A Corrupted Society In the 1920s, the American territory is transformed by a new dream that touches its population. The American Dream, which is in brief to achieve a perfect life and having everything you want, causes in part decadence, excess, and disillusionment. Being wealthy is certainly one of the main accomplishments that characterized the American society. Through his characters, the novel The Great Gatsby by F. Scott Fitzgerald reveals the consequences of this dream on the population. The immorality of the characters of Jay Gatsby and Tom Buchanan is due to the corrupted values popularized by the American Dream.
Many officials ended up being bribed into not reporting the bootleggers, which did not reduce the crime at all. The second reason for the failure of prohibition was that gangs and criminals moved into the bootleg business, and were making so much money that they were feared and would also bribe the authorities, judges and officials to co-operate with them. The gangsters caused massacres and the St Valentines Massacre was a turning point for prohibition. People started to realise the dramatic failure of the law, and so when the Wall Street crash and the depression hit the USA in the early 1930s' it was obvious that legalising alcohol would create jobs helping people out of the depression. With all these problems, people were still getting drunk, so even with the law drunkenness hardly decreased.
In The Great Gatsby, F. Scott Fitzgerald instead presents this spirit as a corruption, as the people who purse it fall into the misconduct of money. Corrupt values, greed, and the empty pursuit of pleasure are all parts of the downfall of the American Dream. The idea of an American Dream first started in the Declaration of Independence, as people are “endowed by their Creator with certain inalienable Rights" including "Life, Liberty and the pursuit of Happiness." The Dream was suppose to be a life of personal happiness and material comfort. However, as money became easy to get and as social values loosened up, the American Dream changed, turning it into an immoral and corrupt passion.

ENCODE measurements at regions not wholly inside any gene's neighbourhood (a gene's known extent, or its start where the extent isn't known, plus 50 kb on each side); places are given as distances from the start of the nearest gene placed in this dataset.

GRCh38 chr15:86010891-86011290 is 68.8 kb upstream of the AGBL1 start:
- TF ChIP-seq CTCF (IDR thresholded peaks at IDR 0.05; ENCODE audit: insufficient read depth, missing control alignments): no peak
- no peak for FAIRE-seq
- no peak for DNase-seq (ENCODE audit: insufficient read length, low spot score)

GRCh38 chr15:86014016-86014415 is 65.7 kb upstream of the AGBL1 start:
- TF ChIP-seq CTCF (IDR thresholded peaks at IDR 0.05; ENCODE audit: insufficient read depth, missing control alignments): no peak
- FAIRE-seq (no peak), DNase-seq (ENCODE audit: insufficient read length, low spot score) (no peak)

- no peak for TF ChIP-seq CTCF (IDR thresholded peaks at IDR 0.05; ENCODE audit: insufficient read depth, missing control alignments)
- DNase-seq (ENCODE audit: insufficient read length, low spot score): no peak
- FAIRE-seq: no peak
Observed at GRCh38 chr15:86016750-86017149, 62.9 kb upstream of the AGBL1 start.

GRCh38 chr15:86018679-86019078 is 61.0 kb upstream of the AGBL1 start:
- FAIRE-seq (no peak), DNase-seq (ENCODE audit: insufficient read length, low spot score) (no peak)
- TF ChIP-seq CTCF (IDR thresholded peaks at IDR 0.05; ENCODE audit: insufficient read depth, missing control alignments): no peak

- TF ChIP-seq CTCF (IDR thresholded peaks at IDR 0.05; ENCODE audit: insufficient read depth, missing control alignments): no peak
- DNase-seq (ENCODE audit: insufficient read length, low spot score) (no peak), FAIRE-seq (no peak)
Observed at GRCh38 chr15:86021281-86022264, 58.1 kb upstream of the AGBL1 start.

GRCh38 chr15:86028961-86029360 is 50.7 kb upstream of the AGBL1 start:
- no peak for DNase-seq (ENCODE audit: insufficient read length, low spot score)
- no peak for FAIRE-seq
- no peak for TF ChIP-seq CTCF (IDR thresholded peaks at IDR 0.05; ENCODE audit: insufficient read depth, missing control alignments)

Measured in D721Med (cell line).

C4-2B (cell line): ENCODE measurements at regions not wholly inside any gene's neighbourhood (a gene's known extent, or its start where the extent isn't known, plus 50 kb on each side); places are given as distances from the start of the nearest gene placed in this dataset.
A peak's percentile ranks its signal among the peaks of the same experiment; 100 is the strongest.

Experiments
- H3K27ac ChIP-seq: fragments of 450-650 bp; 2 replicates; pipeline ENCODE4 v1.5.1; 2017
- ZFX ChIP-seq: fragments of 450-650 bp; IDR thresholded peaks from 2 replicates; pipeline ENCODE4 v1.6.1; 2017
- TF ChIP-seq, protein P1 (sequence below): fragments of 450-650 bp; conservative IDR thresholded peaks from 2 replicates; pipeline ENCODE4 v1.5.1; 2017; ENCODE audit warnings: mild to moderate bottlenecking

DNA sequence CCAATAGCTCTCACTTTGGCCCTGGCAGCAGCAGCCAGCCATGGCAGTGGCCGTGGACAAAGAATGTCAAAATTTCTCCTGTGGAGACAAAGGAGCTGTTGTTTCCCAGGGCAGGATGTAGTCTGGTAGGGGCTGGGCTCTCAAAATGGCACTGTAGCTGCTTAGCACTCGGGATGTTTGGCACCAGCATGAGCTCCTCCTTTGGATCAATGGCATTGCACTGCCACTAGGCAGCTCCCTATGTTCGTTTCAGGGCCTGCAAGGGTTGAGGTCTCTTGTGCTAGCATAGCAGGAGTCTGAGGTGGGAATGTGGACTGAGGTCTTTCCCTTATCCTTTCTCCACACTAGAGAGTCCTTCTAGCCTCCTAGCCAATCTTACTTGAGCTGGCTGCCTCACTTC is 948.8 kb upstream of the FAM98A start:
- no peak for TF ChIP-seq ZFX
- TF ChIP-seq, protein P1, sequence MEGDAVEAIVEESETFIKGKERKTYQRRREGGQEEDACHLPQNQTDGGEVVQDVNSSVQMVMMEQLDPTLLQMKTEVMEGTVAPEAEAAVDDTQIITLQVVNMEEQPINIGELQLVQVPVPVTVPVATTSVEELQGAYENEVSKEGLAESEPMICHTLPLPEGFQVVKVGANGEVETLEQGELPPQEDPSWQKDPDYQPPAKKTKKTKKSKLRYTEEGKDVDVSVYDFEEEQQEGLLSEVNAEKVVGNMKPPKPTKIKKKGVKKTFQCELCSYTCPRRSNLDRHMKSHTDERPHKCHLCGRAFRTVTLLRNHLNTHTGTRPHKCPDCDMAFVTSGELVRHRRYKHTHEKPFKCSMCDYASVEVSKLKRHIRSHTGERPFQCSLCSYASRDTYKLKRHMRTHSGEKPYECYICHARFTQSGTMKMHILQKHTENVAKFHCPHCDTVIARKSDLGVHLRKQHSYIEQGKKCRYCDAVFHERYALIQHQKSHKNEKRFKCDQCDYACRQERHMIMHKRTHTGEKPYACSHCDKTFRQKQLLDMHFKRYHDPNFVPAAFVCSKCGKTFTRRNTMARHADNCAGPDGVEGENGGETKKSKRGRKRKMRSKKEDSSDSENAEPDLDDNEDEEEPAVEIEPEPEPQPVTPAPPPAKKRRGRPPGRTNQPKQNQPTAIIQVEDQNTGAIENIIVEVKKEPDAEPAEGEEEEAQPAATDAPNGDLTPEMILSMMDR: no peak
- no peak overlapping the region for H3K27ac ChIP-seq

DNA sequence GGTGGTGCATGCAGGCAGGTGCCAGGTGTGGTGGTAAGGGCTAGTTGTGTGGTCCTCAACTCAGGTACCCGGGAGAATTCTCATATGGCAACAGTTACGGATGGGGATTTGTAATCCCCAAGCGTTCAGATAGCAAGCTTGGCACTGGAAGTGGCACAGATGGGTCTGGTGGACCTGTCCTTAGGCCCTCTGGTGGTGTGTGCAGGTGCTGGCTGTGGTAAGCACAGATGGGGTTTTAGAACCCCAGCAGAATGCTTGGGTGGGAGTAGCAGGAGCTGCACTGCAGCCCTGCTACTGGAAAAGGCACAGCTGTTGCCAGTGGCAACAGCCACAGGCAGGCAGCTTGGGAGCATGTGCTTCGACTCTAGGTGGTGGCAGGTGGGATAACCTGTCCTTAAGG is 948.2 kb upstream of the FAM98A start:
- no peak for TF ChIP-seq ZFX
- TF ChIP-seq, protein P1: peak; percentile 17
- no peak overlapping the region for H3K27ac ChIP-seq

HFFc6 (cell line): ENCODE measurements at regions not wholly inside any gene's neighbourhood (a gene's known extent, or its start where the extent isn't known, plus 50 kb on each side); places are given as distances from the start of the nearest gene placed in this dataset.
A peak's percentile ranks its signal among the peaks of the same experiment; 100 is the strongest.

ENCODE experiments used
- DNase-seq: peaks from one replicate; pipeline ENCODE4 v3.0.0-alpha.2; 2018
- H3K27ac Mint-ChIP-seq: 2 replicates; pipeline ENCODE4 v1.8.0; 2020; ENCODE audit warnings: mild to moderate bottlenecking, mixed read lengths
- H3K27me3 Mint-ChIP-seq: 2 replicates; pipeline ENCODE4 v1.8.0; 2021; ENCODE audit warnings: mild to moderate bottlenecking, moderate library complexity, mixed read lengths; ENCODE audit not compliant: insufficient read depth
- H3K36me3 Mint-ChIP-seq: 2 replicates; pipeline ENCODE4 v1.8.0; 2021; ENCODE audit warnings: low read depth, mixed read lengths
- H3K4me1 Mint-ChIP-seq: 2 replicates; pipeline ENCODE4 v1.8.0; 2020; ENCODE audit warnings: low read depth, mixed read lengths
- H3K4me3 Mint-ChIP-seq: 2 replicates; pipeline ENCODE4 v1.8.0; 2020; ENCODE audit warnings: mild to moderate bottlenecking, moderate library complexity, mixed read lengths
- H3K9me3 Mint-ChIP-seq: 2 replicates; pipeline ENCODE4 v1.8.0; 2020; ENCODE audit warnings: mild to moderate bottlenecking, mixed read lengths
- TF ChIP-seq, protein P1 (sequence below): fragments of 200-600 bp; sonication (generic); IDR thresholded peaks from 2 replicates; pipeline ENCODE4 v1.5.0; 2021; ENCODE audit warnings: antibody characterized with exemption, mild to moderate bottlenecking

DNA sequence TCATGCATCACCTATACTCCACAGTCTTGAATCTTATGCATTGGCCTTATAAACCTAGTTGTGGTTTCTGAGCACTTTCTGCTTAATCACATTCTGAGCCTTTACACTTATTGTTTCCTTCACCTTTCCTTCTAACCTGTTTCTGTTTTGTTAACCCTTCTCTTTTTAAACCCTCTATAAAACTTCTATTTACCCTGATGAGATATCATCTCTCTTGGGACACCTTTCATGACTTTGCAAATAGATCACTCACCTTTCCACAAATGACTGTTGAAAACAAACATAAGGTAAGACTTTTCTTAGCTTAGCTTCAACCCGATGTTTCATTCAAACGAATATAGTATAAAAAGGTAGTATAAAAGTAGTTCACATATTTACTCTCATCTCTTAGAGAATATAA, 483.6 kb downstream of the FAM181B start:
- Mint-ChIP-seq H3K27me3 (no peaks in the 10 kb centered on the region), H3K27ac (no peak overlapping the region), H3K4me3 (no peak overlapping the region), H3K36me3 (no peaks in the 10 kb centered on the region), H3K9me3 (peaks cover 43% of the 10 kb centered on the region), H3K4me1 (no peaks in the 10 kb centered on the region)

During the 1920s, F. Scott Fitzgerald conveyed his disdain for the corruption within the American dream by depicting the immoral actions of society in his literature with a disapproving tone. Even though the country was economically prosperous, people increasingly lost much needed morals on their journey of the American Dream. Affairs and other sins took place with little guilt. People got caught up in the corruption around them in order to try to get their piece of the growing wealth. Without making some changes, society could have been on its way to self-devastation.
Assess the view that the policy of National Prohibition (1919-33) created more problems than it solved. Prohibition was intended to reduce the manufacture and distribution of alcohol, and hence reduce the amount of crime, poverty and death rates, as well as improve the economy and the quality of life. Arguably, prohibition solved some of the problems to do with alcohol consumption of those from a low status background, as they could not afford drinks from new illegal establishments such as speakeasies. However, critics argue that the “noble experiment,” failed well before it was repealed in 1933. For example, although prohibition eradicated saloons, they were replaced by illegal bars known as speakeasies.